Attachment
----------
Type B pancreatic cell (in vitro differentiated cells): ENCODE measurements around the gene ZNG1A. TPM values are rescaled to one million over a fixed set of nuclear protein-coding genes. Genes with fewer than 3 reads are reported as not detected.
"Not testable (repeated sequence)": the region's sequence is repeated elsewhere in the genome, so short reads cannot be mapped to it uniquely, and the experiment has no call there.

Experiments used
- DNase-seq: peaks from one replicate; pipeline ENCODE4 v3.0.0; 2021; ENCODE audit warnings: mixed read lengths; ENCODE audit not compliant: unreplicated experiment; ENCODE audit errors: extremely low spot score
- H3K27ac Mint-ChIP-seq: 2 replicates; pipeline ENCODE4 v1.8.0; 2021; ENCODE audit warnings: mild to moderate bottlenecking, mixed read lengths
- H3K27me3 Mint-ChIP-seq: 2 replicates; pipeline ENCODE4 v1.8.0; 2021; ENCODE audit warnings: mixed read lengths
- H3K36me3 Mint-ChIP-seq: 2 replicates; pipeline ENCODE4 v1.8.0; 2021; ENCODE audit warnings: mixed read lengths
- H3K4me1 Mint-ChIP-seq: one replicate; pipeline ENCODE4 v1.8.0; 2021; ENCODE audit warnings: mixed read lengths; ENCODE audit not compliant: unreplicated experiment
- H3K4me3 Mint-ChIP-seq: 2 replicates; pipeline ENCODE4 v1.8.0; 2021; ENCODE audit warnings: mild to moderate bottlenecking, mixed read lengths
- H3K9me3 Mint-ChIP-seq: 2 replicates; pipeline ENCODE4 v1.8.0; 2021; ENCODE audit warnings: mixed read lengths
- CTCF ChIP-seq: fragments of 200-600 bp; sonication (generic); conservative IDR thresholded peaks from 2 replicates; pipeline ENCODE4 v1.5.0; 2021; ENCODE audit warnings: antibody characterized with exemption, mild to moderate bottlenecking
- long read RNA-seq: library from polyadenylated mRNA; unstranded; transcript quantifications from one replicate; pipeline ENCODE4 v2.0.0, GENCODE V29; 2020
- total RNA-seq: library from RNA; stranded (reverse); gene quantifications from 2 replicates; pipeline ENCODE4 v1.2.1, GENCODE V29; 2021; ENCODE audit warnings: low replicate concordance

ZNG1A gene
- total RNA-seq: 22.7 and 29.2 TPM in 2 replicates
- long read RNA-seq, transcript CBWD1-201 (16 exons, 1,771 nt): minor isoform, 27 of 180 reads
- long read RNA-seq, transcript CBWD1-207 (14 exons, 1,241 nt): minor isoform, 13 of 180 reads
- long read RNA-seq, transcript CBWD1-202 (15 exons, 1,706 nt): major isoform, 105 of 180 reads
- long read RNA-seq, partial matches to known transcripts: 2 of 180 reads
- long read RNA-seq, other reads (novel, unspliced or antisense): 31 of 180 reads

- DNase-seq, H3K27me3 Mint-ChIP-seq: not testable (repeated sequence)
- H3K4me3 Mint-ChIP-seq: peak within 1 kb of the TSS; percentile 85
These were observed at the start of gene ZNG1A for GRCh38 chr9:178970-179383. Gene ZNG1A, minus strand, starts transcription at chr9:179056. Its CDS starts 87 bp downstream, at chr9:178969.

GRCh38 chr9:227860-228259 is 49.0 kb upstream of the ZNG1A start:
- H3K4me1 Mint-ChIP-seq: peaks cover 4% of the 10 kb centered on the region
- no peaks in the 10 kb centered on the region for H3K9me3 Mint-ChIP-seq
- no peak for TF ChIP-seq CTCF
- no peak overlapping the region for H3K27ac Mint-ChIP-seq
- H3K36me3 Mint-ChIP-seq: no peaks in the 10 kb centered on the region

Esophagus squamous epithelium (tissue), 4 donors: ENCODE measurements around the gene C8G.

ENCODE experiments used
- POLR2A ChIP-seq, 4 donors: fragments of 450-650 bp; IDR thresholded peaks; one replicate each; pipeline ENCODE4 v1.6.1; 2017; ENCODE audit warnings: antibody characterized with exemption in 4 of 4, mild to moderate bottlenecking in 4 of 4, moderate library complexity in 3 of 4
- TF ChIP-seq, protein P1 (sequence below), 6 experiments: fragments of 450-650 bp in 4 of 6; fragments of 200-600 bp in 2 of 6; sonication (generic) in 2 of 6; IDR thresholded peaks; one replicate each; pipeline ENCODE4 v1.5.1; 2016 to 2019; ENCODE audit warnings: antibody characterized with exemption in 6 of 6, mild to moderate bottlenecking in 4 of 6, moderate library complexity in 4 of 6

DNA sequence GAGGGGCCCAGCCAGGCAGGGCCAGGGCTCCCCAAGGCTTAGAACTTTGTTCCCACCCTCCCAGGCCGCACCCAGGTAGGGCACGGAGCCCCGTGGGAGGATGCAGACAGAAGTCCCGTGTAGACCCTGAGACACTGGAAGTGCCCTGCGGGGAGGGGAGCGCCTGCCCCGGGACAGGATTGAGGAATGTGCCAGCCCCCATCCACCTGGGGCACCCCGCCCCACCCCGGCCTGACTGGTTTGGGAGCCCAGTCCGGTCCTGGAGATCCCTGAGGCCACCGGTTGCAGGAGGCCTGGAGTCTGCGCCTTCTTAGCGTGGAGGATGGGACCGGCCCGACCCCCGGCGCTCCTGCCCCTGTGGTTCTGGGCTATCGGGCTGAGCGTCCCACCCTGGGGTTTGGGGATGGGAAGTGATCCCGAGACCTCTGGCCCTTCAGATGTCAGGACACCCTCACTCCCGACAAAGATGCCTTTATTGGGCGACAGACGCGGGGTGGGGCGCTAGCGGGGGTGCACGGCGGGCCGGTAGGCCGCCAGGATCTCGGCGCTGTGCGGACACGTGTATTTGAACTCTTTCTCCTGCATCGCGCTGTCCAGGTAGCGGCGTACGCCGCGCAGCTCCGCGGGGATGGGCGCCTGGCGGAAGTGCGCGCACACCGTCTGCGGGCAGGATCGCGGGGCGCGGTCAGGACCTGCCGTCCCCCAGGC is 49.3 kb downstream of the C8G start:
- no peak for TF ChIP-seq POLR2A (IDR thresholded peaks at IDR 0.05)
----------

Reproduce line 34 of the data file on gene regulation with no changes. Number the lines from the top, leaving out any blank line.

DNA sequence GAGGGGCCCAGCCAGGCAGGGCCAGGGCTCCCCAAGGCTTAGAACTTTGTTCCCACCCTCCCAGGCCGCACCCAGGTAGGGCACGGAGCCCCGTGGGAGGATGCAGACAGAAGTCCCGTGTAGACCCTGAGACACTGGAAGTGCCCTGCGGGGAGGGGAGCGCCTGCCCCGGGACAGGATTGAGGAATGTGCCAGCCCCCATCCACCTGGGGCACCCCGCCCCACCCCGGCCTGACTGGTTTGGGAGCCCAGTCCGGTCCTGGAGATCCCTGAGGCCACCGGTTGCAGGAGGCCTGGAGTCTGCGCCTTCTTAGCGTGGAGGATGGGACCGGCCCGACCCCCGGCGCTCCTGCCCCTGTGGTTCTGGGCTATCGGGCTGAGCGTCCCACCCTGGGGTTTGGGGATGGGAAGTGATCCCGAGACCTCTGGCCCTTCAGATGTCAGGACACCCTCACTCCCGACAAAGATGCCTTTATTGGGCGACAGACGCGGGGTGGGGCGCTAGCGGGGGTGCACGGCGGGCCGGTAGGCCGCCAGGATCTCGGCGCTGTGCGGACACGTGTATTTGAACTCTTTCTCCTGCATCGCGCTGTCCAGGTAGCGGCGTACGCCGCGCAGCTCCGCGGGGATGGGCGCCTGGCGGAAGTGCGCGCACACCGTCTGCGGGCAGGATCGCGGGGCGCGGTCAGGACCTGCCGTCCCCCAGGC is 49.3 kb downstream of the C8G start: